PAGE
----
What Is Kung Fu ?
Kung Fu, a time-honored martial arts in China, traces back to as early as the time of the clan communes in primitive societies. At that time, there appeared the "Xi" (Sport) of Jiaodi (wrestling) and the "Wu" (dance, or Exercise) of Gannqi( axe and shield). These were the earliest embryos of Kung Fu, which served as a means to build up health, cure diseases, prolong life, temper the fighting will, train military skills and so on.
Kung Fu, literally, means anything that requires profound quantities of practice and skill. A Chinese old saying says, that a steel stick can be made into an embroidering needle as long as Kung Fu is enough. In short, the more Kung Fu, the better the job. It can be used to describe any subject, working, assignment, cooking, painting, calligraphy, family life, even career.
In west, the most common use of "kung fu" is just to refer to Chinese martial arts. This is partly because that the instructors immigrating in last century or earlier time were mostly from the south part of China , where people love to call Chinese Martial Arts Kung Fu even though they may understand the meaning of term Wushu. In a Chinese dictionary, Kung Fu may refers to something else rather than Chinese Martial Arts, while Wushu definitely means Chinese Martial Arts.
The words kung fu and Wushu are used interchangeably on this web site to refer to Chinese martial arts.
What Is Wushu?
Wushu is the Chinese word for martial arts. "Wu" translates into English as "martial" and "Shu" translates into "art." The meaning behind the word encompasses everything to do with the art of fighting. It is formally defined as a traditional Chinese sport which pays attention to both internal and external exercise, with fighting movements as its main contents and with routine exercise and free combat as its forms.
Wushu has a unique competitiveness and health values and over the last century wushu has permeated throughout the world and is favored and practiced by the people with different cultural backgrounds. The competitive routines are based on different styles of techniques and movements. Performances include bare-hands, sword and broadsword as short apparatus, spear and cudgel as long apparatus. This creates a platform for spectacular choreography of movements of a martial connotation with graceful acrobatic and gymnastic appearance connected to attack and defense techniques.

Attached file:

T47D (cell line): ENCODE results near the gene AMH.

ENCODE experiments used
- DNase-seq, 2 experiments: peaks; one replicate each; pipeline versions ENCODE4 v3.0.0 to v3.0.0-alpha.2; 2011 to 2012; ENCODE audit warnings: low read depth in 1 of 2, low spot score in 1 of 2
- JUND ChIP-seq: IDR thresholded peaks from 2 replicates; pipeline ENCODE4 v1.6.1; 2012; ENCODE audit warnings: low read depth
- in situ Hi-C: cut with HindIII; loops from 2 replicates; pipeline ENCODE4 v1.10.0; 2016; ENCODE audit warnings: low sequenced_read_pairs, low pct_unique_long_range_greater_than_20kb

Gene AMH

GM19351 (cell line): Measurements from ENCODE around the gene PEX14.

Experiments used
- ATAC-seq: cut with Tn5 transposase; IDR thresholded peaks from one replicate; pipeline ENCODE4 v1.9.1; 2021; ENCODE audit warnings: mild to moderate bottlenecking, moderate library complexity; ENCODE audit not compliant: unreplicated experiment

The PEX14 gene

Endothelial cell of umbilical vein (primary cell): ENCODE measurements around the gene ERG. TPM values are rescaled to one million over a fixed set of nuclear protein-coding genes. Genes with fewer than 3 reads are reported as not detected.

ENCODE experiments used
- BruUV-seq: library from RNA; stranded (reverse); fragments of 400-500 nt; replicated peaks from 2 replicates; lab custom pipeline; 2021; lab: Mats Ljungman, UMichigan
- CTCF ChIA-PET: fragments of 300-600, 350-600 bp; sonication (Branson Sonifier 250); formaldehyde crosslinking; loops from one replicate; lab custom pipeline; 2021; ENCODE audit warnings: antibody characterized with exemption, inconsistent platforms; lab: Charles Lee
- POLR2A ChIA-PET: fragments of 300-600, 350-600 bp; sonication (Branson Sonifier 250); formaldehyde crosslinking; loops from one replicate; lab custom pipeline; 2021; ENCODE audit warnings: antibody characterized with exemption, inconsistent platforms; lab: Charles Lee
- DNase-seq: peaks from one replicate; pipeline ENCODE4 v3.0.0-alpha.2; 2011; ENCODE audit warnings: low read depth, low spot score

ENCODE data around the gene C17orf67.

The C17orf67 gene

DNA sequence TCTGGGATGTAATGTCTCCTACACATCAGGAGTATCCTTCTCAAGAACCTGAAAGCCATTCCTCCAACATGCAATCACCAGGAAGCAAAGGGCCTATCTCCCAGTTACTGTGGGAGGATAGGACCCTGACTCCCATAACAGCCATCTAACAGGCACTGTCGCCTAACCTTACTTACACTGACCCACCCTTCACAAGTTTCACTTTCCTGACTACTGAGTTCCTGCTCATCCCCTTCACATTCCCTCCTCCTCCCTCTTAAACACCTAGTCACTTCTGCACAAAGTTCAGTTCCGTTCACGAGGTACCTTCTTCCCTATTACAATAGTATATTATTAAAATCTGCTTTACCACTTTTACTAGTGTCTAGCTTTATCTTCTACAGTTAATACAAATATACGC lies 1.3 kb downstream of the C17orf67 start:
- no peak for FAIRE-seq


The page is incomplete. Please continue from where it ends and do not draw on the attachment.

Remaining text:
In modern times, Wushu has evolved to include a sport version just as boxing, wrestling, and fencing evolved in other cultures. Attempts are being made to include it as an event in the Olympic games. Nowadays, there has been 97 member-nations in International Wushu Federation (IWUF), the official member of the International Olympic Committee(IOC). IWUF has applied for the inclusion of Wushu to be a competition event in the 2008 Beijing Olympics. This application was filed on December 20, 2001 and is fully supported by the Beijing Olympic Organizing Committee and the Chinese Government.
How Is Wushu Distinguished From Other Martial Arts?
Every martial art has its own distinct characters. Judo, which invented in the late 1800s in Japan, emphasizes primarily throwing and grappling. Taekwondo, a Korean Martial Arts, has a very strong emphasis on kicking. Aikido, another Japanese Martial arts, has very circular motions. Karate, similar to Tae Kwon Do, fully use the feet as a weapon, and dispenses with throws completely, its blocks are hard and it is a power-oriented style.
However, Wushu is quite different from all other martial arts.
The first point that Wushu can be distinguished is that it is actually a combined martial arts. As known, Wushu almost encompasses everything which any martial art requires--- kicking, punching, striking, grappling, wrestling and elbowing, kneeing and so on. Many other martial arts actually derived from Chinese Martial Arts during the different historic period. Judo, for example, which derived from Chinese Martial Arts in Tang Dynasty, further develops the throwing and grappling techniques of Chinese Martial Arts.
The second point is that it has an unique and rich form styles. It is estimated that there are about 5 hundred of the different and systematic styles of wushu, from the Southern Shaolin to the Monkey to the Mantis and the Snake and Fanzi and Ditang. Each style has its own distinctions, but all are uniquely Chinese, and uniquely beautiful. Never before have you seen acts of offense and defense performed so gracefully.
The third point is that Wushu pays more attention on the coordination of the internal and external activities. The internal activities refer to the functions of the breath, the Qi, which is the vital energy or life force, and the mind, whilst the external activities mean the bodily movements of the eye, the hand, the foot, the trunk, etc. When practicing, you should coordinate the movements with the breath and mind. Tai Chi, for example, requires the practitioner to make the Qi sink to Dan Tan where Qi is stored, and to direct Qi by the mind. Shaolin system stresses that the body and limbs become active through the controlled use of Qi and breath.
The fourth point, Wushu suits people with all levels of ability. Almost everybody can find the right content to practice in Wushu field. The kids can choose the basic exercise to improve their agility, speed, flexibility, even discipline and confidence. The young people can develop their all-round sports potential by training the different system forms. The persons interested in sparring and self-defense can try Chinese Sanshou (Chinese Kickboxing). The elderly can also pick up easily what they like, such as Tai Chi, Qigong, breath exercise. In short, no any sports event like Wushu can be most widely adapted by the people with the different ages and the different sports ability.